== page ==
People struggle with clay soil and try all kinds of quick fixes including gypsum which is regularly touted as as a clay buster, but does it really work? Will gypsum make clay soil easier to dig? Will it improve drainage? Should you add it to your soil?
There are good reasons for using gypsum but you have to know when and when not to use it. Most gardeners should not use it. Don’t listen to marketing hype about this product – much of it is wrong.
What is Gypsum?
It is a simple chemical called calcium sulfate (CaSO4) and it’s used to make drywall gypsum board. It contains calcium ions and sulfate ions, both of which are plant nutrients.
The Claims for Gypsum
Gypsum is a favorite amendment for soil, especially clay soil where it is claimed to do all kinds of wonderful things.
- Improves the structure of clay
- Improves drainage
- Increases pH
- Adds nutrients
- Improves compaction
- Reduce aluminum toxicity
- Neutralizes dog urine
Understanding Sodic Soil
From my book, Soil Science for Gardeners:
” Sodic soil has high levels of sodium, and low levels of calcium and magnesium. The excess sodium combines with the negative charges on clay which disrupts the clay structure, making it fall apart into extremely small particles,\ which pack close together and fill pore spaces. These soils become difficult to till, have poor seed germination and make it difficult for plants to grow.”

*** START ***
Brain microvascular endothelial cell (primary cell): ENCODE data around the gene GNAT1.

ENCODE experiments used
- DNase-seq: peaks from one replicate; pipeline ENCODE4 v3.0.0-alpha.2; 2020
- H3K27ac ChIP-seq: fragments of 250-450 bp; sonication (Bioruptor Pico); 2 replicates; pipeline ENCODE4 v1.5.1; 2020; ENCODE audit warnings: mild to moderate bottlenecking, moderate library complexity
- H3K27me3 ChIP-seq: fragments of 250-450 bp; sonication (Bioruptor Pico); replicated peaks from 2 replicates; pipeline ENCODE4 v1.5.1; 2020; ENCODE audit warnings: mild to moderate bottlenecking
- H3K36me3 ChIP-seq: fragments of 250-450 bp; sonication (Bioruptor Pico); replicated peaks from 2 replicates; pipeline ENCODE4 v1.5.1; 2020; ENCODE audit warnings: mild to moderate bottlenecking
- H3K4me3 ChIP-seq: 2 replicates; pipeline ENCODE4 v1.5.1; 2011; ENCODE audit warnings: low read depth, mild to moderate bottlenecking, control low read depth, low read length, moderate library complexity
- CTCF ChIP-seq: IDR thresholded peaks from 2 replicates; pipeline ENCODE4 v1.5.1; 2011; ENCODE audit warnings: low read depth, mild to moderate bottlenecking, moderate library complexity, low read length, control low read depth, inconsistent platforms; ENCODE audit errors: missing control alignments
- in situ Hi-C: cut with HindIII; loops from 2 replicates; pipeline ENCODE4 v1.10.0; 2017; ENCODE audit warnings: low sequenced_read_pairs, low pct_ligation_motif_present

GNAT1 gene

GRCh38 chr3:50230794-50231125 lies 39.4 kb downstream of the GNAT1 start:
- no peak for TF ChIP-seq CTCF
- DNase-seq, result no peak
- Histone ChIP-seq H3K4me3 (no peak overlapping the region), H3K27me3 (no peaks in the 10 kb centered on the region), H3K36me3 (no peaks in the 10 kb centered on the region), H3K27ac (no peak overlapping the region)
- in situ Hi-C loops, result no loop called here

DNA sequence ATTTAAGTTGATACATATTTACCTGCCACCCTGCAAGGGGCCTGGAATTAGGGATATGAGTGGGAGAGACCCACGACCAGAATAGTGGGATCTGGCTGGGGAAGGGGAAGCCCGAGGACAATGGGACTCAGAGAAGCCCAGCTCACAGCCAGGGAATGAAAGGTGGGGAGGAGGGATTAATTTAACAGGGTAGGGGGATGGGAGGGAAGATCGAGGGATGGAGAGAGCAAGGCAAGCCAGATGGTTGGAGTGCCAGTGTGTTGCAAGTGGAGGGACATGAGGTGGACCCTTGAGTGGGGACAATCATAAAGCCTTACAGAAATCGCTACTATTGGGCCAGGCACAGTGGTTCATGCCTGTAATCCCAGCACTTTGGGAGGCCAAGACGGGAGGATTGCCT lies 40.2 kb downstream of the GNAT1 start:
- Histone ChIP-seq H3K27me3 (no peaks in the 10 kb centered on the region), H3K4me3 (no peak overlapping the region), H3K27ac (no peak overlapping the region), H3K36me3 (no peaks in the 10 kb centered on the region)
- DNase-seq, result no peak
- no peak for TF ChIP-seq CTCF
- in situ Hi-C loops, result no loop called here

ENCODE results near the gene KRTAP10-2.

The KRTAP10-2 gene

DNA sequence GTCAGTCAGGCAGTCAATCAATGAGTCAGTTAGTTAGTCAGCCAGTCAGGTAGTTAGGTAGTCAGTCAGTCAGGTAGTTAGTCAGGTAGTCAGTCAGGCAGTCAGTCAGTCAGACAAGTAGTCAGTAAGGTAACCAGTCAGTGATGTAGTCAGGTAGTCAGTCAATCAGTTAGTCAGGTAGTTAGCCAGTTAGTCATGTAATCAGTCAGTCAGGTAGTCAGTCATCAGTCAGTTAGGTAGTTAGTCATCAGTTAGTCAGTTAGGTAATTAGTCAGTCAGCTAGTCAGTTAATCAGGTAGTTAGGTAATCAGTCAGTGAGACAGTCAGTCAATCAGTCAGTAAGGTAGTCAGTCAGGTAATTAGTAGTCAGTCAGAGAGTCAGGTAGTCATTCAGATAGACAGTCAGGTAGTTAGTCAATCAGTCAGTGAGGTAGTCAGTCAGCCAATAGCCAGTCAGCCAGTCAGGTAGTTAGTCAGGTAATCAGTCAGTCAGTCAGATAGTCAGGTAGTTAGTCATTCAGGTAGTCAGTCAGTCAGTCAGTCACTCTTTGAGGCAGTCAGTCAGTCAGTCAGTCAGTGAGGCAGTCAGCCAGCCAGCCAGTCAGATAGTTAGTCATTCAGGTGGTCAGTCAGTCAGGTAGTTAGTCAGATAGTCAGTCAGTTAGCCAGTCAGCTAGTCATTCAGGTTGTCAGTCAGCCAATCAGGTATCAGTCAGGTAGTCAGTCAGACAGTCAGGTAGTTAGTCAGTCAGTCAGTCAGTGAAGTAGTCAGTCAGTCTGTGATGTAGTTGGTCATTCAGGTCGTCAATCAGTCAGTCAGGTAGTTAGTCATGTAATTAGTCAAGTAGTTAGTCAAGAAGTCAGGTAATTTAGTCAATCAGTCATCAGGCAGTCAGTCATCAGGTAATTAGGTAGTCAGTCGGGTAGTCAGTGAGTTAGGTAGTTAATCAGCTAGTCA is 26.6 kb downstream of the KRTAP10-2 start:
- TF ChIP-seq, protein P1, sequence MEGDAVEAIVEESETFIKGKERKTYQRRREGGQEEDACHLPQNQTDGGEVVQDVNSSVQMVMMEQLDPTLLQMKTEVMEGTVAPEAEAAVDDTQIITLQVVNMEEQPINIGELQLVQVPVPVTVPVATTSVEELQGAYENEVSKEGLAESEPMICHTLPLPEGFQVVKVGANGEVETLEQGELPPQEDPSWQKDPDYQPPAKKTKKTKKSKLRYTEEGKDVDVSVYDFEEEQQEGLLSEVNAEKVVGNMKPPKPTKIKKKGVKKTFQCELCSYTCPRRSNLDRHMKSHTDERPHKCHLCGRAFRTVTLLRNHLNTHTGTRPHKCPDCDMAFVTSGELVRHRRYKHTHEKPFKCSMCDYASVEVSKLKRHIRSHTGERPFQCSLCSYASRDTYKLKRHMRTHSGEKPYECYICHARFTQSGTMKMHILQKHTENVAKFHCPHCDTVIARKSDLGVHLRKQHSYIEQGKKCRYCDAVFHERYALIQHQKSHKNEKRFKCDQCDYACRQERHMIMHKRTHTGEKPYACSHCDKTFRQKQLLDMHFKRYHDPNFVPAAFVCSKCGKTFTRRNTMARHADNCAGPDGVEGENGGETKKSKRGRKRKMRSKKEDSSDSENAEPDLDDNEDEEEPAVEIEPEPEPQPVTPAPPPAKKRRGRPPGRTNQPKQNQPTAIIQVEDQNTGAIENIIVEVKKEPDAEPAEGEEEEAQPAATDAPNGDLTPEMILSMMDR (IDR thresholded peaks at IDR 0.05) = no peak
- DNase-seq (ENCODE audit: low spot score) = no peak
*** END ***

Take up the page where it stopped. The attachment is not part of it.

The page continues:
Most soil is NOT sodic.
Soil in costal regions can be sodic, as can agricultural land that has been watered with sea water. Arid regions with very low rain fall can also be sodic because the salt migrates from lower levels to the surface where evaporating water leaves the salt (sodium) behind. A SAR lab test determines if soil is sodic.
Understanding Dispersive Soil
Dispersive soil contains clay that will disperse when aggregates are exposed to pure water. The clay particles are held together so weakly, that water molecules break them apart. “The terms sodic and dispersive are frequently used interchangeably, however, not all dispersive soils are sodic and not all sodic soils are dispersive”.
There is a simple test for dispersive soil.
Gypsum Improves the Structure of Clay
In sodic soil, the sodium ions disrupt the clay structure. The soil drains poorly, is sticky when wet, hard when dry, and contains very little air for plant roots. In such a situation, the calcium in gypsum knocks the sodium ions off the clay and replaces them with calcium ions. The sodium gets washed deeper into the soil profile by rain and irrigation. The result is soil with much better structure.
Dispersive soil is also improved with the addition of gypsum. The calcium ions help hold the clay particles together, even in pure water.
Gypsum does NOT improve the structure of other types of clay, which accounts for most of the clay soil in North America.
Gypsum Improves Drainage
For the reason just discussed, gypsum will improve drainage on sodic soil, but it does nothing to help drainage on non-sodic soil.
Gypsum Increases pH